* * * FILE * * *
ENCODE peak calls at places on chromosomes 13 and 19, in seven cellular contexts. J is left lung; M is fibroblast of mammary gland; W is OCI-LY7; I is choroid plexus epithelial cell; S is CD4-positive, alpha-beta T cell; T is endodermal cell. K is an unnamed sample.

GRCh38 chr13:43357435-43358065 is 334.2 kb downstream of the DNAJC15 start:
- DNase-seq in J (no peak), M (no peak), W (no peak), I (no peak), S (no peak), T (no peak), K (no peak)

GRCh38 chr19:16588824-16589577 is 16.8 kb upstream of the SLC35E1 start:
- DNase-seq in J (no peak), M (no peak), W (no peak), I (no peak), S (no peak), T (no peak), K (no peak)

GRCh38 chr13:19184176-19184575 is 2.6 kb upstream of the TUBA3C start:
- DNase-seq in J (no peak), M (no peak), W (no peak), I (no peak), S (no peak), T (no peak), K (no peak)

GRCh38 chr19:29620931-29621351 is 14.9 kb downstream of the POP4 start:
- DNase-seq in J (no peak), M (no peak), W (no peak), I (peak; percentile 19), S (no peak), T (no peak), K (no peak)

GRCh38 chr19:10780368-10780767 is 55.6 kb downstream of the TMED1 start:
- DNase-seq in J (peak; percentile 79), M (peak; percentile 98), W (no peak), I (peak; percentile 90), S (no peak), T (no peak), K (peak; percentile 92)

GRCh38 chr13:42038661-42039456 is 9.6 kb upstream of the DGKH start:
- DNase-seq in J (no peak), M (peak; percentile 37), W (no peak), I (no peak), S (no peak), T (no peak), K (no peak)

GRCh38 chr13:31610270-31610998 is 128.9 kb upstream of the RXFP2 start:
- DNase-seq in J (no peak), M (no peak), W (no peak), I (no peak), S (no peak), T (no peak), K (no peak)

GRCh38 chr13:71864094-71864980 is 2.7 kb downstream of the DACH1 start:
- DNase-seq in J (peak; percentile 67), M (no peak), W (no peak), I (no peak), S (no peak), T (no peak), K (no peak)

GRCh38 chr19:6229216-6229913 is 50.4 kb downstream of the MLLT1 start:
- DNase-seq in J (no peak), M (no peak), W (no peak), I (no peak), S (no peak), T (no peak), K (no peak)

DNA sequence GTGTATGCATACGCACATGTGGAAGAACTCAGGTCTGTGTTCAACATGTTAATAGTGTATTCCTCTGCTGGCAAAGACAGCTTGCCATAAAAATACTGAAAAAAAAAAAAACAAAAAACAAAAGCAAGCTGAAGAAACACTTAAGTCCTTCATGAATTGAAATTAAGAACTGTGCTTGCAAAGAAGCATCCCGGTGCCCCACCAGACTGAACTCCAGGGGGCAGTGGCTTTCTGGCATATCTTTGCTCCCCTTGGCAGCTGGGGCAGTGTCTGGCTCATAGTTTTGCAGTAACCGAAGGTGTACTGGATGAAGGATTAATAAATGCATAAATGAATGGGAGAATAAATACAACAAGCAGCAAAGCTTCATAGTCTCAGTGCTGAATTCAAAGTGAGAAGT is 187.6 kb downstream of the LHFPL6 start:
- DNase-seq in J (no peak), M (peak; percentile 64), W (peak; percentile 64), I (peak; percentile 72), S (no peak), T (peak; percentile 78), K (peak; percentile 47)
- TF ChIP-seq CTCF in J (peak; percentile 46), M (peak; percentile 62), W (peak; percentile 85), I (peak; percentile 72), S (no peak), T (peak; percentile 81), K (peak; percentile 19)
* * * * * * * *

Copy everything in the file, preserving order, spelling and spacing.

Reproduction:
ENCODE peak calls at places on chromosomes 13 and 19, in seven cellular contexts. J is left lung; M is fibroblast of mammary gland; W is OCI-LY7; I is choroid plexus epithelial cell; S is CD4-positive, alpha-beta T cell; T is endodermal cell. K is an unnamed sample.

GRCh38 chr13:43357435-43358065 is 334.2 kb downstream of the DNAJC15 start:
- DNase-seq in J (no peak), M (no peak), W (no peak), I (no peak), S (no peak), T (no peak), K (no peak)

GRCh38 chr19:16588824-16589577 is 16.8 kb upstream of the SLC35E1 start:
- DNase-seq in J (no peak), M (no peak), W (no peak), I (no peak), S (no peak), T (no peak), K (no peak)

GRCh38 chr13:19184176-19184575 is 2.6 kb upstream of the TUBA3C start:
- DNase-seq in J (no peak), M (no peak), W (no peak), I (no peak), S (no peak), T (no peak), K (no peak)

GRCh38 chr19:29620931-29621351 is 14.9 kb downstream of the POP4 start:
- DNase-seq in J (no peak), M (no peak), W (no peak), I (peak; percentile 19), S (no peak), T (no peak), K (no peak)

GRCh38 chr19:10780368-10780767 is 55.6 kb downstream of the TMED1 start:
- DNase-seq in J (peak; percentile 79), M (peak; percentile 98), W (no peak), I (peak; percentile 90), S (no peak), T (no peak), K (peak; percentile 92)

GRCh38 chr13:42038661-42039456 is 9.6 kb upstream of the DGKH start:
- DNase-seq in J (no peak), M (peak; percentile 37), W (no peak), I (no peak), S (no peak), T (no peak), K (no peak)

GRCh38 chr13:31610270-31610998 is 128.9 kb upstream of the RXFP2 start:
- DNase-seq in J (no peak), M (no peak), W (no peak), I (no peak), S (no peak), T (no peak), K (no peak)

GRCh38 chr13:71864094-71864980 is 2.7 kb downstream of the DACH1 start:
- DNase-seq in J (peak; percentile 67), M (no peak), W (no peak), I (no peak), S (no peak), T (no peak), K (no peak)

GRCh38 chr19:6229216-6229913 is 50.4 kb downstream of the MLLT1 start:
- DNase-seq in J (no peak), M (no peak), W (no peak), I (no peak), S (no peak), T (no peak), K (no peak)

DNA sequence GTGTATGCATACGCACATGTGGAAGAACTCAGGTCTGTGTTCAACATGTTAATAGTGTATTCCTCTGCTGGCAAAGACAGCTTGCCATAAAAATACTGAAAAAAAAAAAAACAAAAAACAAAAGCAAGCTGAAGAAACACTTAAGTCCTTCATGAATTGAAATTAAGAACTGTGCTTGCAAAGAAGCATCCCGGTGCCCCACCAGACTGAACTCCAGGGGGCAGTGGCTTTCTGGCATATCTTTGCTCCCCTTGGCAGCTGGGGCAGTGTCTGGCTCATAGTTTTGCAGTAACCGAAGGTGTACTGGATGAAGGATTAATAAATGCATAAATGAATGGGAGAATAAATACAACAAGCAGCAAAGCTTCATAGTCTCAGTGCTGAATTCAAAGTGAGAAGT is 187.6 kb downstream of the LHFPL6 start:
- DNase-seq in J (no peak), M (peak; percentile 64), W (peak; percentile 64), I (peak; percentile 72), S (no peak), T (peak; percentile 78), K (peak; percentile 47)
- TF ChIP-seq CTCF in J (peak; percentile 46), M (peak; percentile 62), W (peak; percentile 85), I (peak; percentile 72), S (no peak), T (peak; percentile 81), K (peak; percentile 19)